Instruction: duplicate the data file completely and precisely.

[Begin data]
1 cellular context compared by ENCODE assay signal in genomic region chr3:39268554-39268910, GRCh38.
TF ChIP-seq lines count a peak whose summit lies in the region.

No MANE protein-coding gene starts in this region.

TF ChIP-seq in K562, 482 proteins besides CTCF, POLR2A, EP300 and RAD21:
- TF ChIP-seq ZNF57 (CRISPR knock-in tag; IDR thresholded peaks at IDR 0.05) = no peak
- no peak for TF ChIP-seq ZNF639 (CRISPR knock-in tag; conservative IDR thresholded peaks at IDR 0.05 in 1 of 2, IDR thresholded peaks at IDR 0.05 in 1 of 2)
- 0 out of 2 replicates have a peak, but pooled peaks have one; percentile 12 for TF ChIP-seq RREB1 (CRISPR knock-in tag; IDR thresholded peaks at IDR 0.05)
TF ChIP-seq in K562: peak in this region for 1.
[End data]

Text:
1 cellular context compared by ENCODE assay signal in genomic region chr3:39268554-39268910, GRCh38.
TF ChIP-seq lines count a peak whose summit lies in the region.

No MANE protein-coding gene starts in this region.

TF ChIP-seq in K562, 482 proteins besides CTCF, POLR2A, EP300 and RAD21:
- TF ChIP-seq ZNF57 (CRISPR knock-in tag; IDR thresholded peaks at IDR 0.05) = no peak
- no peak for TF ChIP-seq ZNF639 (CRISPR knock-in tag; conservative IDR thresholded peaks at IDR 0.05 in 1 of 2, IDR thresholded peaks at IDR 0.05 in 1 of 2)
- 0 out of 2 replicates have a peak, but pooled peaks have one; percentile 12 for TF ChIP-seq RREB1 (CRISPR knock-in tag; IDR thresholded peaks at IDR 0.05)
TF ChIP-seq in K562: peak in this region for 1.